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Event Planning Tips for Federalist Society Student Chapters

(though probably adaptable to many other groups):

  1. Debates seem to get more of a turnout than lectures.

  2. If you can't set up a head-to-head debate, for instance because local professors (see below) aren't confident that they'll entirely disagree with the visitor), set up a two-person panel, or a talk-plus-commentary.

  3. Events that involve a local professor — a debate, a panel, or even the professor's just introducing a guest speaker — will probably get more of a turnout, because it will bring in the professor's local fans.

  4. Publicize, publicize, publicize, using all the tools at your disposal — e-mail, flyers in mailboxes, postings on bulletin boards, postings on class chalkboards, if your school allows that, and whatever else you can think of.

  5. For topics, the usual sexy ones are good: affirmative action, gun control, abortion, church-state separation, campaign finance, and the like. Other topics can work as well, especially if you can find a well-known visitor who wants to talk about the things he likes. But generally speaking the old standards work well. Even if you feel that not a lot of views are going to be flipped on these topics, sometimes you can succeed just by moving people from unreflective support for the liberal conventional wisdom to a more agnostic position.

  6. If you want to bring in a relatively prominent speaker from out of town, offer to coordinate with other chapters in your city, so that the speaker can — if he wants to — give several talks on one trip. This may substantially increase the chances that the speaker will want to take the considerable time and effort that modern airplane travel requires.

  7. Provide lunch — the better, the better. [UPDATE: I originally forgot this one, even though it's in some ways the best way of boosting turnout; thanks to the commenters for reminding me.]

These are of course all guidelines, not hard-and-fast rules. For instance, I've generally preferred to talk about slippery slopes, never with a debater (it's not a subject that lends itself well to head-to-head debates) and often without even a local commentator, and that's generally worked out quite well. But I think that most of the time, those guidelines will prove helpful.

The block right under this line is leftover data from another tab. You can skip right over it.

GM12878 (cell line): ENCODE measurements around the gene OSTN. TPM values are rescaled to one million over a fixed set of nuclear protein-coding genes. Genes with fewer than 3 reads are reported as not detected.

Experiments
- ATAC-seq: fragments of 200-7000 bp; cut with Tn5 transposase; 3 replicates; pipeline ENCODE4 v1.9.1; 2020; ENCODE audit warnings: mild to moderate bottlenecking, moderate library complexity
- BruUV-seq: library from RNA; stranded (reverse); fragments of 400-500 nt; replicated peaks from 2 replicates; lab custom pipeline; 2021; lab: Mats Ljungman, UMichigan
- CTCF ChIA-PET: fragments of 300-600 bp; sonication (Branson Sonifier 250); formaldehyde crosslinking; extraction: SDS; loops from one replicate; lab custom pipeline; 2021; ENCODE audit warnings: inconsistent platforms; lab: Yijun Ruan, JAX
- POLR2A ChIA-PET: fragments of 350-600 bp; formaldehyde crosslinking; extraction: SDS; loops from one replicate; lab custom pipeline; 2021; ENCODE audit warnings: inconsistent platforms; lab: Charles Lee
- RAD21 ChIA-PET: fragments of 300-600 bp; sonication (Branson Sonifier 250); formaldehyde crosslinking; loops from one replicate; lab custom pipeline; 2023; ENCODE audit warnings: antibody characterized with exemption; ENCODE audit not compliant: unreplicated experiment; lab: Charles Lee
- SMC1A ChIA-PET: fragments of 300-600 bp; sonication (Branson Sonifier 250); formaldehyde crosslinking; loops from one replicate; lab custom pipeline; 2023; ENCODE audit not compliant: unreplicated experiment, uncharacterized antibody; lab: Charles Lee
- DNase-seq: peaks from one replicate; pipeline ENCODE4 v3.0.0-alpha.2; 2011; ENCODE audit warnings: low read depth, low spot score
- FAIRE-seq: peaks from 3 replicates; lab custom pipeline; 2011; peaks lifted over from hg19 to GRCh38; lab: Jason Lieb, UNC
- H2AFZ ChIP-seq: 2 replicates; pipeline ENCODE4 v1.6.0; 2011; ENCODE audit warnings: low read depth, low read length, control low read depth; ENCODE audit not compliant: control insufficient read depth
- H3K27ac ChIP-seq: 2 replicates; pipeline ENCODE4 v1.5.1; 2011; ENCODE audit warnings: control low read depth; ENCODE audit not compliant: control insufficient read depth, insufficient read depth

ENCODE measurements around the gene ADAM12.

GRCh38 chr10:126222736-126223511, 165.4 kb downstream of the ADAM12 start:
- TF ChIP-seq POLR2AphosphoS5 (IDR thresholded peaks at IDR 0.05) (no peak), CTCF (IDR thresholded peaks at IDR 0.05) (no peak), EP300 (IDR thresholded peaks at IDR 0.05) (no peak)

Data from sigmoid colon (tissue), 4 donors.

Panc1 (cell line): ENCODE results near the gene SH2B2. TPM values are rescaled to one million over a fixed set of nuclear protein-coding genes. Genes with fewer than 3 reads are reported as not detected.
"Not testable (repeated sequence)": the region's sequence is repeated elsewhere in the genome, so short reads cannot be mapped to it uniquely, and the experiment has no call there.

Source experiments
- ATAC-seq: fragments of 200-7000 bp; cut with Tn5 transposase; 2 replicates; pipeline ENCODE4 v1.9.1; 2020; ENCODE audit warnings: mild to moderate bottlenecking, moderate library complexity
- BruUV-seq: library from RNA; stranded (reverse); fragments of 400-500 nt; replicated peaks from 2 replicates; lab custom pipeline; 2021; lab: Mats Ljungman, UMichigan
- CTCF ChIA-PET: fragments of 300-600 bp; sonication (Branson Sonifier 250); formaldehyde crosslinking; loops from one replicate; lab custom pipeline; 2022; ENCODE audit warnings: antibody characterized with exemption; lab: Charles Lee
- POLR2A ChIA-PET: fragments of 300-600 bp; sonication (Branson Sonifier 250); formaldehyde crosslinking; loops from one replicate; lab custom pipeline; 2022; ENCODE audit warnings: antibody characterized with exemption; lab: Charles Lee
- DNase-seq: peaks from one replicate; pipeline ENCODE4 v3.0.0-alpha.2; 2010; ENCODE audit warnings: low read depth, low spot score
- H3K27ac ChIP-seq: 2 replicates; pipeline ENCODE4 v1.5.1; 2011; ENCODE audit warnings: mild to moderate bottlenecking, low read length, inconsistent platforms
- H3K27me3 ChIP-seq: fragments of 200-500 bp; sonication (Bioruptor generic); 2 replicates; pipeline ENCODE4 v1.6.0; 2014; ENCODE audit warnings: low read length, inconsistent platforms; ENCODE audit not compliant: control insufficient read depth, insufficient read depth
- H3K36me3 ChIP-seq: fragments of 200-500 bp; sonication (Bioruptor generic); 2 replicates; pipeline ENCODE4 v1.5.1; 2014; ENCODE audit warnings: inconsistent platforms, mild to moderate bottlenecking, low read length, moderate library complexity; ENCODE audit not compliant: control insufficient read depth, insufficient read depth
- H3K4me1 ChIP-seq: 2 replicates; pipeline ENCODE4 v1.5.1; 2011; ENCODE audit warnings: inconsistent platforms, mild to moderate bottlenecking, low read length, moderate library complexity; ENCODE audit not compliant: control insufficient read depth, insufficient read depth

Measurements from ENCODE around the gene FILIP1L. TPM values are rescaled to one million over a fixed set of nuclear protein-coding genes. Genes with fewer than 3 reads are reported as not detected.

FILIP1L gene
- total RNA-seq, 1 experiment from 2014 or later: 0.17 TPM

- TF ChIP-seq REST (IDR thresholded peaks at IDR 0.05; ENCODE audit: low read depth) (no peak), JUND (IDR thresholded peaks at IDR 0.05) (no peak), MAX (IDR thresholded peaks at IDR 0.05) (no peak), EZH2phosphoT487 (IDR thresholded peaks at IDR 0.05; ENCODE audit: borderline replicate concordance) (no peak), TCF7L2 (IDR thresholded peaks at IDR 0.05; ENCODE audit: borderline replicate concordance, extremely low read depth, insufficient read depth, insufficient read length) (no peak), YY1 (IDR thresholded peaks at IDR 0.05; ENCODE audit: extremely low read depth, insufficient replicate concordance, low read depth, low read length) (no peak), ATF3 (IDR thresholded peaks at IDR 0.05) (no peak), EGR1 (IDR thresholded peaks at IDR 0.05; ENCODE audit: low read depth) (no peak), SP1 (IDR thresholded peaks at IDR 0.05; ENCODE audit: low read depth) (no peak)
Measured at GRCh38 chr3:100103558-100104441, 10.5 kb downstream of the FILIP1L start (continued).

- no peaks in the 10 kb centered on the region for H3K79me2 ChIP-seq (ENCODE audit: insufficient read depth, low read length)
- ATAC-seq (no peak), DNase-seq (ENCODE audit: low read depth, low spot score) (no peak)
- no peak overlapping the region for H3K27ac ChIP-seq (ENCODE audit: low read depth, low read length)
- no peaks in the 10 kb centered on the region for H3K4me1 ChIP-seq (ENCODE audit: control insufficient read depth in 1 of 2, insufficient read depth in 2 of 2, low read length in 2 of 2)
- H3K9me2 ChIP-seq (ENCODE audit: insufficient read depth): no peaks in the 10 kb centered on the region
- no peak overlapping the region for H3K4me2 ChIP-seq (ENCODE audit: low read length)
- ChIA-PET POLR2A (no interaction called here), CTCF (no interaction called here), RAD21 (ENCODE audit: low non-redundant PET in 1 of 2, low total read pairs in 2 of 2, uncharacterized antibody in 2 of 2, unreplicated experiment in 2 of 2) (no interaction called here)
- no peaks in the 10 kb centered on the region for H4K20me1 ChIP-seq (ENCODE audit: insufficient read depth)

Juan Inukshuk (mail):
7. Provide lunch.

No seriously, buying a few pizzas will increase turnout an insanely high degree.
6.1.2009 7:23pm
Ben P:

7. Provide lunch.


As a relatively recent law school grad and the head of a student organization, this is the golden rule of any daytime student event.

Without food even a relatively well known legal speaker will often have a disappointing turnout. With food, many students will show up.
6.1.2009 7:34pm
Malvolio:
No seriously, buying a few pizzas will increase turnout an insanely high degree.
And then hit everyone up for a few bucks to pay for the pizza. Most people will shell out.
6.1.2009 7:35pm
Jer:
The central premise of the Federalist Society is "Conservative legal education, one pizza at a time."

That being said: if you are hoping to sway minds, offer (and advertise) a vegan option at your larger debates. You'll get a larger and more diverse crowd.
6.1.2009 8:40pm
Handsome Dan:
Have the chapter president, or other board member, kick off the event by first introducing the Federalist Society by reciting its mission statement. Clarifying that it is a conservative/libertarian, and not Republican, organization seems to me to have opened up quite a few minds at our events. Ideological partisanship is different than political partisanship.
6.1.2009 8:49pm
Ventrue Capital (mail) (www):
2. If you can't set up a head-to-head debate, for instance because local professors (see below) aren't confident that they'll entirely disagree with the visitor), set up a two-person panel, or a talk-plus-commentary.
I'm sure that almost any university will have plenty of Politically Correct local professors who will vehemently disagree with any Federalist society member.

Why not invite one (or more) of them to be on the panel/debate?

My personal preference would be for a panel/debate to include at least one of each reputable ideology: liberal, conservative, and libertarian.
6.1.2009 9:23pm
Bill Poser (mail) (www):

The central premise of the Federalist Society is "Conservative legal education, one pizza at a time."